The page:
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Rwanda pushes AI to become African Intelligence with its C4IR Centre

On March 31, in Kigali, the capital of Rwanda, the Center for the Fourth Industrial Revolution, C4IR, was inaugurated. Its role is to promote emerging technologies but it focuses mainly on artificial intelligence and data policy. Its goal is to develop partnerships to stimulate innovation and large-scale adoption for the benefit of society.

The launch was taken in the presence of President Paul Kagame, the Rwandan Ministry of Information Technology Paula Ingabire, Communication and Innovation, the facility’s director, Crystal Rugege, and the President of World Economic Forum, Børge Brende.

The innovation plan of Rwanda has been recently explained by Paula Ingabire, Minister of ICT and Innovation. The Smart Rwanda 2020 Master Plan was started to implement digital literacy for all and support research and development of digital transformation, focussing on the Internet of Things, Big Data and Analytics, Cybersecurity Research, Creative Industries, Mobility, and Digital Lifestyle.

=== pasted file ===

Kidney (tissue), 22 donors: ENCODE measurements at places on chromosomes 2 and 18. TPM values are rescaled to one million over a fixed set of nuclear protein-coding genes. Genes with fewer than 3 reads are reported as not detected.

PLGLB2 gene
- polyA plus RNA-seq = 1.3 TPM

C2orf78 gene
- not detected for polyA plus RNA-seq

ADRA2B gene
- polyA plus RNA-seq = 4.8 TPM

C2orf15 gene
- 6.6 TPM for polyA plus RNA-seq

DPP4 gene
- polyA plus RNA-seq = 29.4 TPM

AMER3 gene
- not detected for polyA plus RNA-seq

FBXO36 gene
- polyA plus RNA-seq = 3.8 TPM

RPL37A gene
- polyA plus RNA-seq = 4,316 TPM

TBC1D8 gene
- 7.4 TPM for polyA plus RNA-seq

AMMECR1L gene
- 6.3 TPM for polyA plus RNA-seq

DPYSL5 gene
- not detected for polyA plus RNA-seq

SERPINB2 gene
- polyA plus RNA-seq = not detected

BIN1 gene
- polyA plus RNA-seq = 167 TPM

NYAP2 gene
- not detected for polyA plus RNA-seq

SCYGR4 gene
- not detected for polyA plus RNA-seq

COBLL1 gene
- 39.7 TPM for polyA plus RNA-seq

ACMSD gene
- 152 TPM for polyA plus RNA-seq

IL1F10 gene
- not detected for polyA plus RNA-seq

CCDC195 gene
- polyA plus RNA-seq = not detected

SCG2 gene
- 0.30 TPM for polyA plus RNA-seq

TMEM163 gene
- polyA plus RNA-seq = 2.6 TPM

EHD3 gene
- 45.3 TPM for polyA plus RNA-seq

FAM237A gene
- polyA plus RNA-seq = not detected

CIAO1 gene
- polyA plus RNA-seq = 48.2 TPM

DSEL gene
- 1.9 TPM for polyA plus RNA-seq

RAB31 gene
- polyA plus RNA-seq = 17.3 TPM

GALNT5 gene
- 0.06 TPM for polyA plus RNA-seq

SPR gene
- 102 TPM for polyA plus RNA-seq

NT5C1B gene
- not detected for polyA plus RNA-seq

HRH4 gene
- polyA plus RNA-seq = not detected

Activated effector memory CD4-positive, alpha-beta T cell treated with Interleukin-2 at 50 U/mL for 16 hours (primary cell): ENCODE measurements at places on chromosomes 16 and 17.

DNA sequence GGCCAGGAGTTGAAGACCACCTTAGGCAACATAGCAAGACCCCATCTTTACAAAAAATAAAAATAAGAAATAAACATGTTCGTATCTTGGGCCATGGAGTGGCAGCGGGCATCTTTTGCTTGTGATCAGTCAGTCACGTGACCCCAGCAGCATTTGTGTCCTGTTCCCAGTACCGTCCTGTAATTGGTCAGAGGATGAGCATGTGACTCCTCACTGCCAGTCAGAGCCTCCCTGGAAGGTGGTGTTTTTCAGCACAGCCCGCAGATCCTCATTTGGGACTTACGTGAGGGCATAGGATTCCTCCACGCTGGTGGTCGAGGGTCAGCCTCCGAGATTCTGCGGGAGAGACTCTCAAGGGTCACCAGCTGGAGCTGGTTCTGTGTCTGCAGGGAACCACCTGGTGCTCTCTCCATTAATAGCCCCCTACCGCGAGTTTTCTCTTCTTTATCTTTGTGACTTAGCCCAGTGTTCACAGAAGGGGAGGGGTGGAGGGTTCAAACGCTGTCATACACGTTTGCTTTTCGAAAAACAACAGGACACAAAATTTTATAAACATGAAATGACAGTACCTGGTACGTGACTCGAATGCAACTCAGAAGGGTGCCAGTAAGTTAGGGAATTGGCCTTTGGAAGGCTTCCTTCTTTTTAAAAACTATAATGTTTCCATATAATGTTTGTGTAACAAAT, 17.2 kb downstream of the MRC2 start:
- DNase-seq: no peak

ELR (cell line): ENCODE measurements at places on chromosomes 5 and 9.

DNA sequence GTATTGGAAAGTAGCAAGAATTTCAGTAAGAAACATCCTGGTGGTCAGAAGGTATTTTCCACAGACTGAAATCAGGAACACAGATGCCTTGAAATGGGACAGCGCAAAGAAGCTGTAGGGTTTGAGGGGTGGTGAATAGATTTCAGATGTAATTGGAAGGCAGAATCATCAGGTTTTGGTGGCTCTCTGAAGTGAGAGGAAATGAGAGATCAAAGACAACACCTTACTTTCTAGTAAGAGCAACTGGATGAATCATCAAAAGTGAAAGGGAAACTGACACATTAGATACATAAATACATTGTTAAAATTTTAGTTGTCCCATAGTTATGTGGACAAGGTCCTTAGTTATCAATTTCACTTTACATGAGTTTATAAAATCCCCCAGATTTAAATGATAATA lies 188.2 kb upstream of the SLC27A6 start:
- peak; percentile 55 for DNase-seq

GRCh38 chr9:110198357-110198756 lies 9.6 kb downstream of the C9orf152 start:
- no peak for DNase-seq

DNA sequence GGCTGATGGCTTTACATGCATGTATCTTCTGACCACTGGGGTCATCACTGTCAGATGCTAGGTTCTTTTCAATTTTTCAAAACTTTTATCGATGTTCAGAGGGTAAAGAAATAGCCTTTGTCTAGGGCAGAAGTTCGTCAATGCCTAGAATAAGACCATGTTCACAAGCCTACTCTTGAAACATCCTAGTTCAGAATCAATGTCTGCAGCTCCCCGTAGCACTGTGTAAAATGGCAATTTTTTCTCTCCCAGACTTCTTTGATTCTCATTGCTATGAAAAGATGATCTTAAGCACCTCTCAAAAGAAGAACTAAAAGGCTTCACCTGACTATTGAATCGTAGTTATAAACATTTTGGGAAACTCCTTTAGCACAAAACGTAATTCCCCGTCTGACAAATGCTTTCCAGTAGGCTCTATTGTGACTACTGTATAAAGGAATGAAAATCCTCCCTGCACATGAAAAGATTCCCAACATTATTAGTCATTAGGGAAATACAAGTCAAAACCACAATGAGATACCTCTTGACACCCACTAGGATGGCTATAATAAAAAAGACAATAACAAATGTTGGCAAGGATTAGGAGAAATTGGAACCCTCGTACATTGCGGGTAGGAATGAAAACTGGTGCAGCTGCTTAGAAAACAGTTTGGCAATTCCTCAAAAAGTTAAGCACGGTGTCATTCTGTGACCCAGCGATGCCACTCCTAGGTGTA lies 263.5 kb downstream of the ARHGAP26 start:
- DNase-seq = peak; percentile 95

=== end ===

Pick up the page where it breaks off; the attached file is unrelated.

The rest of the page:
Picture of Paula Ingabire: Rwandan flag under an ITU Pictures from Geneva, Switzerland – Policy Statements – ITU PP-18, CC BY 2.0


The facility’s managing director, Crystal Rugege, said it would be a “catalyst for Africa to lead the world in shaping a more inclusive Fourth Industrial Revolution”.


Rwanda has a population of 13 million people on a surface about 26,000 square km wide. In a Jan 2022 analysis, in 2021 the country improved its internet penetration to 31.4%, according to data from DataReportal.


Does AI stand for African Intelligence?

According to Actua IA, Rwanda has been investing in AI research and development for several years. Already in 2019, the Consortium of African Computer Professionals (CPAI), Vileo Ventures, and Solve IT Africa launched SHAKA AI, the first artificial intelligence skills outsourcing company in Africa.

Joseph Semafara, CEO of Solve IT and Vice President of Operations of SHAKA AI, said that these skills are “dedicated to building an African AI environment where new careers are created day by day in Rwanda.“

There is no surprise that such technological institutions are run by women: Rwanda ranked 7th in the Global Gender Gap Report published by WEF in 2021. Iceland, Finland, and Norway lead the pack where another African country ranks very high: Namibia takes the sixth position.


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